Looking at the literature, the corneal melt has been reported with topical administration of all types of topical NSAIDs alongside topical steroids and different antibiotics. Ting and Ghosh reported a case of corneal melt following uneventful cataract surgery and prescription of topical prednisolone, ketorolac, and chloramphenicol. Jesus et al. reported a corneal perforation following cataract surgery with the administration of dexamethasone, gentamicin, and ketorolac. Similarly, the corneal melt has been reported with other topical NSAIDs such as nepafenac, diclofenac, and bromfenac alongside topical steroids and antibiotics such as chloramphenicol, levofloxacin, and moxifloxacin after cataract surgery., Therefore, although this is a rare complication, the evidence shows an increased risk of corneal perforation with the topical administration of NSAIDs and steroids in the presence or absence of topical tobramycin, neomycin, or the combined drugs of dexamethasone/neomycin (Maxitrol®, Alcon Laboratories, Dublin, Ireland) and dexamethasone/tobramycin (Tobradex®, Alcon Laboratories, USA). We are pleased to understand the rate of corneal perforation in diabetic patients who received prophylactic topical NSAID following cataract surgery at Moorfields has decreased. However, this may be secondary to multiple factors, including general precaution in treating the dry eye and optimizing the ocular surface before cataract surgery, after report of the previous corneal melt cases, as well as increased popularity and accessibility of the preservative-free eye drops, which are known to induce less epithelial toxicity, in the past few years.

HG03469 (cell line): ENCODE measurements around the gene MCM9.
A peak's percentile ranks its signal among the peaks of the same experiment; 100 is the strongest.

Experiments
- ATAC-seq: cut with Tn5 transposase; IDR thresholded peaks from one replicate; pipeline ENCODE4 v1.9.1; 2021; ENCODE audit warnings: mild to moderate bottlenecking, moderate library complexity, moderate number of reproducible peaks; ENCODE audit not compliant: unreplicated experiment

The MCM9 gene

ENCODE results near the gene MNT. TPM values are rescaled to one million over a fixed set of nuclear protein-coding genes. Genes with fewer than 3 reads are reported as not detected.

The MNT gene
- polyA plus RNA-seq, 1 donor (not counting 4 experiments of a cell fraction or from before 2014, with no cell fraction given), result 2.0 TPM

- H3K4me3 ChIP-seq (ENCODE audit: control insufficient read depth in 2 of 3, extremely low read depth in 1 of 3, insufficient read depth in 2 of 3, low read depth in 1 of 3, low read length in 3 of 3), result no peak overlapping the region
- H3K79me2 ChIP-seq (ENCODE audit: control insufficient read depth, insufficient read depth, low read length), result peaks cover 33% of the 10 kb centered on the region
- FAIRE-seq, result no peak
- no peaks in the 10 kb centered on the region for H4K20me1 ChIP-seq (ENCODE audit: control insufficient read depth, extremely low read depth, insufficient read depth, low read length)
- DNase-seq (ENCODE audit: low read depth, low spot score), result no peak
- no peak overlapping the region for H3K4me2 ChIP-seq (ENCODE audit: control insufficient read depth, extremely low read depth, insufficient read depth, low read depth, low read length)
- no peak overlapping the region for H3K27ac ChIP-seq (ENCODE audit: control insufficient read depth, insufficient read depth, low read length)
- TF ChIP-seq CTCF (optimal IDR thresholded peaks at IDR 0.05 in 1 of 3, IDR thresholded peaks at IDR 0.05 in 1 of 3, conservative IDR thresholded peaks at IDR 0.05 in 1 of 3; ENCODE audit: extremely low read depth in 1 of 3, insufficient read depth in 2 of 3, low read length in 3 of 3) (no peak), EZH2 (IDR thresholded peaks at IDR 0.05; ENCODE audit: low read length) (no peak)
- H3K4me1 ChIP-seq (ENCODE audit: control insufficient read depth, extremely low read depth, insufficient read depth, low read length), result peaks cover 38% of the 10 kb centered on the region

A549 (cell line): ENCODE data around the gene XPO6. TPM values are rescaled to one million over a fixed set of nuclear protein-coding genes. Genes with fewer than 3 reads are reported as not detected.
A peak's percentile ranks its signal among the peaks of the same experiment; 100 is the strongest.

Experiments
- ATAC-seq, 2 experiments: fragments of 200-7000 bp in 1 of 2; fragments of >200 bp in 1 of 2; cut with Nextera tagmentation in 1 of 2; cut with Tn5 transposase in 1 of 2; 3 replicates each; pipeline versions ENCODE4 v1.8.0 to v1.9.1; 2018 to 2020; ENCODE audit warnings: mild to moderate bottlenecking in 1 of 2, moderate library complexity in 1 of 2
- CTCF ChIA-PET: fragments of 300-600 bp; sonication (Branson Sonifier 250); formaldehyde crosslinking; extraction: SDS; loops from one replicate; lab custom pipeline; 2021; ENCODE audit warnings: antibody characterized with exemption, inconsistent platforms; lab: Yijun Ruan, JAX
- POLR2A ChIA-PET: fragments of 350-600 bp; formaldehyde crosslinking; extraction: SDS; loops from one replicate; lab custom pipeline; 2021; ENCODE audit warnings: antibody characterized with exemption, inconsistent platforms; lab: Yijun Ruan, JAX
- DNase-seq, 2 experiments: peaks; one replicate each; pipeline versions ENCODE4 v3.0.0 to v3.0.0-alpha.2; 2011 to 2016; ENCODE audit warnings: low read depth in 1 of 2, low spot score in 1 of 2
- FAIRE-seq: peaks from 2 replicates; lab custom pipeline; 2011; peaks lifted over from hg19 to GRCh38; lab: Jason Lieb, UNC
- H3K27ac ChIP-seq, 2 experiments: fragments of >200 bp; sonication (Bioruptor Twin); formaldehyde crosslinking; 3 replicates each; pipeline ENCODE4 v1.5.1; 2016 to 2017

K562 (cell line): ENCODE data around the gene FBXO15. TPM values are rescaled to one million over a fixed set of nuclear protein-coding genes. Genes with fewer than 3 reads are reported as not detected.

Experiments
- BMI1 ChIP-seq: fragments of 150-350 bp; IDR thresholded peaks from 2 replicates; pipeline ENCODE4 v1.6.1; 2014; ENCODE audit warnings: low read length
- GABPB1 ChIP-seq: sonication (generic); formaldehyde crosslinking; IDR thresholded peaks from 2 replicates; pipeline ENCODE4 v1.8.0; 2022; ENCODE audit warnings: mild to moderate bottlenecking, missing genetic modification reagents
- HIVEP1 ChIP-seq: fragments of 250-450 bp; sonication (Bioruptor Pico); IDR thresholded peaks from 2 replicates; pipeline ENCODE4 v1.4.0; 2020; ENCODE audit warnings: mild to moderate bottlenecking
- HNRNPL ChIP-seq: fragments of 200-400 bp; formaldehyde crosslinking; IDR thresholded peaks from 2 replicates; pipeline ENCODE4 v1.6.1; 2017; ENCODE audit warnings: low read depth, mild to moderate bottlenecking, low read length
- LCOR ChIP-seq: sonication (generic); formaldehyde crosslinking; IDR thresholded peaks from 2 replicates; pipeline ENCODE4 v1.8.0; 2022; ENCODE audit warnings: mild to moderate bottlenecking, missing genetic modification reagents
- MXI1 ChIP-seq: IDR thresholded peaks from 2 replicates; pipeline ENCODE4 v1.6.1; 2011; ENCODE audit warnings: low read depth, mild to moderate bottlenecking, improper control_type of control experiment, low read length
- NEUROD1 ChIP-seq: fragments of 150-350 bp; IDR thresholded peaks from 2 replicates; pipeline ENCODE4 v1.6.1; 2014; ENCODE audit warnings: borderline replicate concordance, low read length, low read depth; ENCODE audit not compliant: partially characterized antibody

Moreover, it is already known that diabetes, dry eye, and topical NSAIDs will influence corneal sensitivity individually and make the cornea neurotropic.,, Furthermore, the link between diabetes and dry eye has already been established. Furthermore, topical steroids are known to worsen corneal melting clinically. Therefore, any toxicity of any topical antibiotic is likely to be aggregated into a neurotrophic ulcer or melt rapidly in the background of diabetes, dry eyes, and topical administration of steroids and NSAIDs. Therefore, we agree with Shalchi et al. that intravitreal delivery of steroids for co-management of existing/impending of cystoid macular edema (CMO) may be a better option. A blanket protocol of using topical NSAIDs in combination with antibiotics/steroids as prophylaxis should be used with caution and close monitoring with judicious patient selection and optimization of the ocular surface comorbidities, with particular emphasis on patients with systemic autoimmune conditions.
With regards to Shalchi et al.'s comment on the management of CMO, since our paper focused on the prophylactic use of topical NSAIDs and not the management of CMO in diabetic patients, we will refer our readers to the published guidelines on this matter.
Financial support and sponsorship
Conflicts of interest
There are no conflicts of interest.
| References|| |
Ashena Z, Nanavaty MA, Bardan AS, Thaker R, Bascaran L. Prophylactic use of nonsteroidal anti-inflammatory drugs after cataract surgery and corneal melt. J Curr Ophthalmol 2021;33:485-91. [Full text]
Cabourne E, Lau N, Flanagan D, Nott J, Bloom J, Angunawela R. Severe corneal melting after cataract surgery in patients prescribed topical postoperative NSAIDs and dexamethasone/neomycin combination therapy. J Cataract Refract Surg 2020;46:138-42.